Sharp-object-induced open-globe injuries in Iranian children admitted to a major tertiary center: a prospective review of 125 cases.

Ocular trauma in children can result in catastrophic visual and psychological outcomes both for the child and his/her family. According to the WHO, childhood blindness is one of the major causes of avoidable blindness and so target of the Vision 2020 program. To achieve this program's goals, it is necessary to explore the epidemiological patterns of ocular trauma in different countries which in its turn could be a valuable means to guide us in developing preventive measures. Our study is a hospital-based prospective study which was conducted to reveal detailed information about children who were admitted to a large tertiary care hospital with the diagnosis of lacerating globe injury due to a sharp object.
During a 6-month period (December 2006 to June 2007), 125 eyes of 125 children (age ≤16 years) with the diagnosis of open-globe injury were enrolled. Clinical data were documented. Demographic data and details of the event were explored and documented based on the study questionnaire (adopting the Birmingham Eye Trauma Terminology and the United States Eye Injury Registry model as basis) by interviewing the parents and the child.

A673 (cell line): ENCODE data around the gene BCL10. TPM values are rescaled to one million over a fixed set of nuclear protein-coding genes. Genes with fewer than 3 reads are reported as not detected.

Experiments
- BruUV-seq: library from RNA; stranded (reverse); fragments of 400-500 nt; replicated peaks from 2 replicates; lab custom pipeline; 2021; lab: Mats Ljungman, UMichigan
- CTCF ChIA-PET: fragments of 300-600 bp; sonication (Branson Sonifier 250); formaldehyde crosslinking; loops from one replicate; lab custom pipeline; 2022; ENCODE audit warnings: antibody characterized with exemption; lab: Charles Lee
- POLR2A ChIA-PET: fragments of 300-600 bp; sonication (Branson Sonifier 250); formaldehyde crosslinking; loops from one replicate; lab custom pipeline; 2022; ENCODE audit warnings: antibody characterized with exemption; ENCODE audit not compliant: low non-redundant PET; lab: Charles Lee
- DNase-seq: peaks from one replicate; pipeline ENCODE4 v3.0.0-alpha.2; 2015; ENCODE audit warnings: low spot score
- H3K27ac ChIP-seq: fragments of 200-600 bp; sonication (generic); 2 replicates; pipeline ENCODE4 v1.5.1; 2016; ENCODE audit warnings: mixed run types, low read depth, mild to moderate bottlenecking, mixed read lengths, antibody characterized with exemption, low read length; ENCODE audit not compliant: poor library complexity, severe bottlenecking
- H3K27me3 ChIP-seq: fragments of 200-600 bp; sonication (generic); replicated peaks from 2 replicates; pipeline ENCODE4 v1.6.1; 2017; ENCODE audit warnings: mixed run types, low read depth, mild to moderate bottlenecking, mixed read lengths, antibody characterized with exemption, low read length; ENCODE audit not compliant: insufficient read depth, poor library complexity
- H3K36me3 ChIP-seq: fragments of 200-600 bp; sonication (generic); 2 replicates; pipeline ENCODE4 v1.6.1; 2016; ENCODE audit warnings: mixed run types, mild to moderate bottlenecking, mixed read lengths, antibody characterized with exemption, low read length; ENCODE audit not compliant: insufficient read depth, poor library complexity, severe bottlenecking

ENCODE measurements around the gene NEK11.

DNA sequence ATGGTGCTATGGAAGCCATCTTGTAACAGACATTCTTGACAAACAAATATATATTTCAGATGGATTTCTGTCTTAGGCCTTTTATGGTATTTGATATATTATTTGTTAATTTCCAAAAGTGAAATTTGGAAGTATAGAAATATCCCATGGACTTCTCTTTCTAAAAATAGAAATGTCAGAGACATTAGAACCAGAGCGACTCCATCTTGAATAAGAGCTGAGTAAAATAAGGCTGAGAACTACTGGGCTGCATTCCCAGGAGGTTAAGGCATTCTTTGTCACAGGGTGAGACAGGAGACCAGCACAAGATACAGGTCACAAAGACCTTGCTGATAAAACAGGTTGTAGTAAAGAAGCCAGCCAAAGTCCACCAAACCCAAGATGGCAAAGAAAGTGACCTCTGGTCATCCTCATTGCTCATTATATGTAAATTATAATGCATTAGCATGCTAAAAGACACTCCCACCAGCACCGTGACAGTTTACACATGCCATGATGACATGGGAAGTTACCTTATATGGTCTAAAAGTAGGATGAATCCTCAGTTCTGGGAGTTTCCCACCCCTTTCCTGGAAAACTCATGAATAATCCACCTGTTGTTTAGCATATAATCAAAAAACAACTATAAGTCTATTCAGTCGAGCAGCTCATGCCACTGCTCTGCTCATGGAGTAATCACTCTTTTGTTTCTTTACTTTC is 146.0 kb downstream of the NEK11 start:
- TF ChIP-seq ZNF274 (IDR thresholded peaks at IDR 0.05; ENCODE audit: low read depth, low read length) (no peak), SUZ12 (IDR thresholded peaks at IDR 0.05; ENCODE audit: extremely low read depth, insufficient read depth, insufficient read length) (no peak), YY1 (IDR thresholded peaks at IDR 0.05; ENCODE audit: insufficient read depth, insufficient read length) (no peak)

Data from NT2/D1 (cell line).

The mean age was 8.5 years (SD = 4.36 years, range: 1-16). The boys:girls ratio was 2.5:1; this ratio was age dependent, showing a significant increase with age. The home was the most frequent place (61.7%) for the trauma to occur in. Most traumas (50%) occurred in the afternoon (12 midday to 6 p.m.). Almost half of the traumas were unintentional self-injuries and occurred when the child was alone. A knife and fireworks were the two most frequent causes of injury.
As the home is the most common place of ocular trauma in this age group and as lack of proper supervision and accessibility of sharp objects such as knives are the background of the event in most cases, it is strongly recommended to educate parents about providing a safe environment at home for their children. Work-related eye injuries in this age group should also be reduced by regulations for prohibiting children's work or at least providing the necessary education and safety goggles.
AuthorsMehdi Nili Ahmadabadi, Fateme Alipour, Seyed Ali Tabataei, Reza Karkhane, Hoda Rezaei, Elham Nili Ahmadabadi
JournalOphthalmic research (Ophthalmic Res) Vol. 45 Issue 3 Pg. 149-54 ( 2011) ISSN: 1423-0259 [Electronic] Switzerland
PMID20847578 (Publication Type: Journal Article, Research Support, Non-U.S. Gov't)
CopyrightCopyright © 2010 S. Karger AG, Basel.
  • Adolescent
  • Child
  • Child, Preschool
  • Corneal Injuries
  • Cross-Sectional Studies
  • Eye Injuries, Penetrating (epidemiology)
  • Female
  • Humans
  • Infant
  • Iran (epidemiology)
  • Lacerations
  • Male
  • Prospective Studies
  • Sclera (injuries)
  • Surveys and Questionnaires
  • Trauma Severity Indices
  • Visual Acuity (physiology)

Join CureHunter, for free Research Interface BASIC access!

Take advantage of free CureHunter research engine access to explore the best drug and treatment options for any disease. Find out why thousands of doctors, pharma researchers and patient activists around the world use CureHunter every day.
Realize the full power of the drug-disease research network!

Choose Username:
Verify Password: